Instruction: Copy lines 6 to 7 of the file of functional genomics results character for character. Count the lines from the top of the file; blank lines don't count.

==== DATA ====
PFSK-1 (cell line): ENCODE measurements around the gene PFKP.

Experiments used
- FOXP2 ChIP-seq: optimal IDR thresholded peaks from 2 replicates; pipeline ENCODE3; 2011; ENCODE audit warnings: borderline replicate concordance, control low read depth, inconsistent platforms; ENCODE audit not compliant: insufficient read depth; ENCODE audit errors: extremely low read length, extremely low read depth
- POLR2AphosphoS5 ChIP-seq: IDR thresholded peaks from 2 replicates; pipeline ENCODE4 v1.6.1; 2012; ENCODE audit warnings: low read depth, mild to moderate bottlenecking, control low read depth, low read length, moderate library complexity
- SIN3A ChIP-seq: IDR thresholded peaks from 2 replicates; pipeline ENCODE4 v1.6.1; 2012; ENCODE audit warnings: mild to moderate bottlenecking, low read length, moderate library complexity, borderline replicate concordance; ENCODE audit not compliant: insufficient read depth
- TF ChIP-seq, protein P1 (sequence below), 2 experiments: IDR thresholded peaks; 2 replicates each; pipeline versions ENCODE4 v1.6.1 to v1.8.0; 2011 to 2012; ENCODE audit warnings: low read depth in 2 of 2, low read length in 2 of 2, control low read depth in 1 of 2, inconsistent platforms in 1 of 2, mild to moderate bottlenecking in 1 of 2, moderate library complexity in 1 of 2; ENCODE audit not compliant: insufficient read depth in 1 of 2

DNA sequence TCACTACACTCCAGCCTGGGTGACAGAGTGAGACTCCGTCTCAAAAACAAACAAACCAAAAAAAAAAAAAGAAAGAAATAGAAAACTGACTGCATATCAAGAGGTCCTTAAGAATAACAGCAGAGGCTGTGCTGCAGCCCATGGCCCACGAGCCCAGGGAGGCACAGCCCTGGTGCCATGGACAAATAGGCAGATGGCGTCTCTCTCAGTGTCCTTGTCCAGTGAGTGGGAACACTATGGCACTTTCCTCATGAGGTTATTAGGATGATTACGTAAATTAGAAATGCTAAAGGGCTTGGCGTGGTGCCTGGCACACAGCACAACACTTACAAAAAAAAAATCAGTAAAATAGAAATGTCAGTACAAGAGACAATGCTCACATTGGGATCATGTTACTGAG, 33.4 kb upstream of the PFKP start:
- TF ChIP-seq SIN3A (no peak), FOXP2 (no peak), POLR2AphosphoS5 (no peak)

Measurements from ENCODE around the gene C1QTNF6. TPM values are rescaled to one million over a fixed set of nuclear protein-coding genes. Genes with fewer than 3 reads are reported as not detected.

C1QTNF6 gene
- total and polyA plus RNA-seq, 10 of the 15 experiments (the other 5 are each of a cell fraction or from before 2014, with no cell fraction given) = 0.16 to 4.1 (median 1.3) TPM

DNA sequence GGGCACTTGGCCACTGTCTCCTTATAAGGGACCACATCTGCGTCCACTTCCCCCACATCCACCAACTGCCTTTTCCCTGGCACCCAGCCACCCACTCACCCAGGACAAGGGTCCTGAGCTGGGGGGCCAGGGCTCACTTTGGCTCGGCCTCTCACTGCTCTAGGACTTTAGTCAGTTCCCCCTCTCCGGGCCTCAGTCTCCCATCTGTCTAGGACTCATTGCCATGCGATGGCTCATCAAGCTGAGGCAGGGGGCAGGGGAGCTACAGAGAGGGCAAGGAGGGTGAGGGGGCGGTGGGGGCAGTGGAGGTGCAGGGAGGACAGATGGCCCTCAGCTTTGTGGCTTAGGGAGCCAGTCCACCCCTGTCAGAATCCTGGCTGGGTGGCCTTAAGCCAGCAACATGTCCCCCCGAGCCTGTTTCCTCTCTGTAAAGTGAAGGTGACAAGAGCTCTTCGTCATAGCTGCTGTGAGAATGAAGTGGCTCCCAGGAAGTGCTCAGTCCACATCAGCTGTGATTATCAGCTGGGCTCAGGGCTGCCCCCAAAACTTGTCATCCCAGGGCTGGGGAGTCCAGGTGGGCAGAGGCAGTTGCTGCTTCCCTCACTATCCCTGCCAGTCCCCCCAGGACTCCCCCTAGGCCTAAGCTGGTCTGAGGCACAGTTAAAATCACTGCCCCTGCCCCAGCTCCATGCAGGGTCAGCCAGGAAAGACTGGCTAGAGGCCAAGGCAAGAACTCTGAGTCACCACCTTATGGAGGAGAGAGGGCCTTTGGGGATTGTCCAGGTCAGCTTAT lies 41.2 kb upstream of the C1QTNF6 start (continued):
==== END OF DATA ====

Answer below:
- TF ChIP-seq, protein P1 (sequence below), 2 experiments: IDR thresholded peaks; 2 replicates each; pipeline versions ENCODE4 v1.6.1 to v1.8.0; 2011 to 2012; ENCODE audit warnings: low read depth in 2 of 2, low read length in 2 of 2, control low read depth in 1 of 2, inconsistent platforms in 1 of 2, mild to moderate bottlenecking in 1 of 2, moderate library complexity in 1 of 2; ENCODE audit not compliant: insufficient read depth in 1 of 2

DNA sequence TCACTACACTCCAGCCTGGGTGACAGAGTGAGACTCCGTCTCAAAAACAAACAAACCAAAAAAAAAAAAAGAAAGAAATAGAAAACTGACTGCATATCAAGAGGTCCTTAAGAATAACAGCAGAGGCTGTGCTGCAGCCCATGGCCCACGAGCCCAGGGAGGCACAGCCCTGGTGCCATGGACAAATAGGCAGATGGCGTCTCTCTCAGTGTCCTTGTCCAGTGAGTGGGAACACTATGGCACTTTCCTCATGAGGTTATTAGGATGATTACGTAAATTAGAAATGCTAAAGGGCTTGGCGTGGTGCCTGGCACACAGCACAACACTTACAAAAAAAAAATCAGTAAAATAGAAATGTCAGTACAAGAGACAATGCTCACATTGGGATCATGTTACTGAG, 33.4 kb upstream of the PFKP start: